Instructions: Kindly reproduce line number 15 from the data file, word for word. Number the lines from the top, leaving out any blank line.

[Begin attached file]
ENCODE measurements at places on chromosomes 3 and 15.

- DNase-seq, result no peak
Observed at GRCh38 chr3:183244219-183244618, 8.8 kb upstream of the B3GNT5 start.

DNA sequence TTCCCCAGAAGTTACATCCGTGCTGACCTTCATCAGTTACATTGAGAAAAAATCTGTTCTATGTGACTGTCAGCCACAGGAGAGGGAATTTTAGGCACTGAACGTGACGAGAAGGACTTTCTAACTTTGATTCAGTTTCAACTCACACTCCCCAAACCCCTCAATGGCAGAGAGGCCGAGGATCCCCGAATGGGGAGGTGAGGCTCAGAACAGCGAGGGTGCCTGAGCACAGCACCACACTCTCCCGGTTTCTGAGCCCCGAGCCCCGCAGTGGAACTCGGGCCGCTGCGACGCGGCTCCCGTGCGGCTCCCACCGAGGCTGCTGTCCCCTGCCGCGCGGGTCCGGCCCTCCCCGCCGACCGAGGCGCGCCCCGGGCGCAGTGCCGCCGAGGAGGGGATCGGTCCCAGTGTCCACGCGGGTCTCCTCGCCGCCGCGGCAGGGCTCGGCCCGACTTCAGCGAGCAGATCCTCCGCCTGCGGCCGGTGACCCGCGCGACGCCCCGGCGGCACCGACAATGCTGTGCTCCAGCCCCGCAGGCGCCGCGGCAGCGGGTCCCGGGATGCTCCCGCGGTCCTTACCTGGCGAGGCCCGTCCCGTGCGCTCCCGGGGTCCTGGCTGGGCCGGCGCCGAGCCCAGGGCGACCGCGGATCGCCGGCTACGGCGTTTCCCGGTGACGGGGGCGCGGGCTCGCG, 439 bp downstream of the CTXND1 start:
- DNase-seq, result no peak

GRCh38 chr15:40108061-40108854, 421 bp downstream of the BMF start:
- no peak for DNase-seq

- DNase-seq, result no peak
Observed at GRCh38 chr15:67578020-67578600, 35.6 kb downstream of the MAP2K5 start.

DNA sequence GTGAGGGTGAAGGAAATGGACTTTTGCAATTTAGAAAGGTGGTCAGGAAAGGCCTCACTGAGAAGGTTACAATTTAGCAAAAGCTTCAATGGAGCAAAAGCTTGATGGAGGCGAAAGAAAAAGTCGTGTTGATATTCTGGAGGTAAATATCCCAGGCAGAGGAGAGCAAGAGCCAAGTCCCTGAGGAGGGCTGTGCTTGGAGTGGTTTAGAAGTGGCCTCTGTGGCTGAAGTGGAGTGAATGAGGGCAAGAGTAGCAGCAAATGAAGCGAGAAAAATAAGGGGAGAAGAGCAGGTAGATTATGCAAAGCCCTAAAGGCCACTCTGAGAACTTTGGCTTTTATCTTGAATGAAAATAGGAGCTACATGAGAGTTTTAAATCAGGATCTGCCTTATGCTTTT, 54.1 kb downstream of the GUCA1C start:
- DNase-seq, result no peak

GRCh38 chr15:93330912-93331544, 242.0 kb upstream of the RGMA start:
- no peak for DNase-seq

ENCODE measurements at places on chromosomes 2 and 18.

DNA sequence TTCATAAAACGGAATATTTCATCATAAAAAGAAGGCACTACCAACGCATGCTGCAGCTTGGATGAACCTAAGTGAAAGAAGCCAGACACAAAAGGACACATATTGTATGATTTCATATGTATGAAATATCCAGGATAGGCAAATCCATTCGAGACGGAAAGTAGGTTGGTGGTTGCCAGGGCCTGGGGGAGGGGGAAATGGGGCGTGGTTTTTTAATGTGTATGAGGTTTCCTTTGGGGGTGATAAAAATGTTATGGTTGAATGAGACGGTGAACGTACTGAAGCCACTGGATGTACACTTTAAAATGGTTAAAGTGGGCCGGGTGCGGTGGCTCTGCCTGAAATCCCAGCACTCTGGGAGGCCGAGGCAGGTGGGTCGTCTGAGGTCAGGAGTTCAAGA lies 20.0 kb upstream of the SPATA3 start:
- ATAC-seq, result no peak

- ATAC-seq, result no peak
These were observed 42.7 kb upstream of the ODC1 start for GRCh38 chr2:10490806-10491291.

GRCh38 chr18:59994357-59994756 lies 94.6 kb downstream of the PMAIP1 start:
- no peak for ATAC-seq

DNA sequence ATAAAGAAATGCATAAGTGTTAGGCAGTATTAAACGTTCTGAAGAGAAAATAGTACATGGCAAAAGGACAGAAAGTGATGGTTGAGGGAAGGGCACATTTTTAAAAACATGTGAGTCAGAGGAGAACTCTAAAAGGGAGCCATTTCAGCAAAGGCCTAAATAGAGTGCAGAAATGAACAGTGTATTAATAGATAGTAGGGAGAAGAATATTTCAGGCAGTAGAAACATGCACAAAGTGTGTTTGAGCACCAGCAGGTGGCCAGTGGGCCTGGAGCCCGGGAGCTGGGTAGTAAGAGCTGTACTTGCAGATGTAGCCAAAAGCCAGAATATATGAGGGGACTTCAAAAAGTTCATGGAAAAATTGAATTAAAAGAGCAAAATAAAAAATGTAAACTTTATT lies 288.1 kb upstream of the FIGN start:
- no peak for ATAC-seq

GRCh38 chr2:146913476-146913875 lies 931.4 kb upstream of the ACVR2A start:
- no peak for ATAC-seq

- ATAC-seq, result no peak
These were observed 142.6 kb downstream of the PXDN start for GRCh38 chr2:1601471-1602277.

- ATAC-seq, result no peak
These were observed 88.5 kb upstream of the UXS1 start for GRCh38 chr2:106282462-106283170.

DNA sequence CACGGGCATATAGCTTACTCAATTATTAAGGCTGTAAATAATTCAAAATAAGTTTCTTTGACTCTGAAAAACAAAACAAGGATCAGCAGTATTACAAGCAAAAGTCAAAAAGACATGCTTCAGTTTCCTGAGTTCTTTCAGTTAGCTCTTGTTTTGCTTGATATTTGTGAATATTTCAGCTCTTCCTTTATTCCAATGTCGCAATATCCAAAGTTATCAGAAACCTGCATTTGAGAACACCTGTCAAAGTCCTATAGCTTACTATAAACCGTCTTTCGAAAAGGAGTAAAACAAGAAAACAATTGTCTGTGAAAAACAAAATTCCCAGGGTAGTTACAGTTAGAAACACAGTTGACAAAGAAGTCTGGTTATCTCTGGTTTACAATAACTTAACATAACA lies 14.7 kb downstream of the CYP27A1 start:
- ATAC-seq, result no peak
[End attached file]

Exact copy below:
DNA sequence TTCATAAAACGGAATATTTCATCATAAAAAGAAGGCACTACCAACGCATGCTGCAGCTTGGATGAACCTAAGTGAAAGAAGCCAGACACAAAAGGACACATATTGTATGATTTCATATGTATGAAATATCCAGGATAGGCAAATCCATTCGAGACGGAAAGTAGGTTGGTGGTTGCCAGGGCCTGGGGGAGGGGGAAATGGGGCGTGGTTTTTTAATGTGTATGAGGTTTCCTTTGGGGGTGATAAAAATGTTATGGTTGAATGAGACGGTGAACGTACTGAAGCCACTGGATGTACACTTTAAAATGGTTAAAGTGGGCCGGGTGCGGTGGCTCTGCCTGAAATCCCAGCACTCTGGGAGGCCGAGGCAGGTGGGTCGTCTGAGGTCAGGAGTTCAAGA lies 20.0 kb upstream of the SPATA3 start: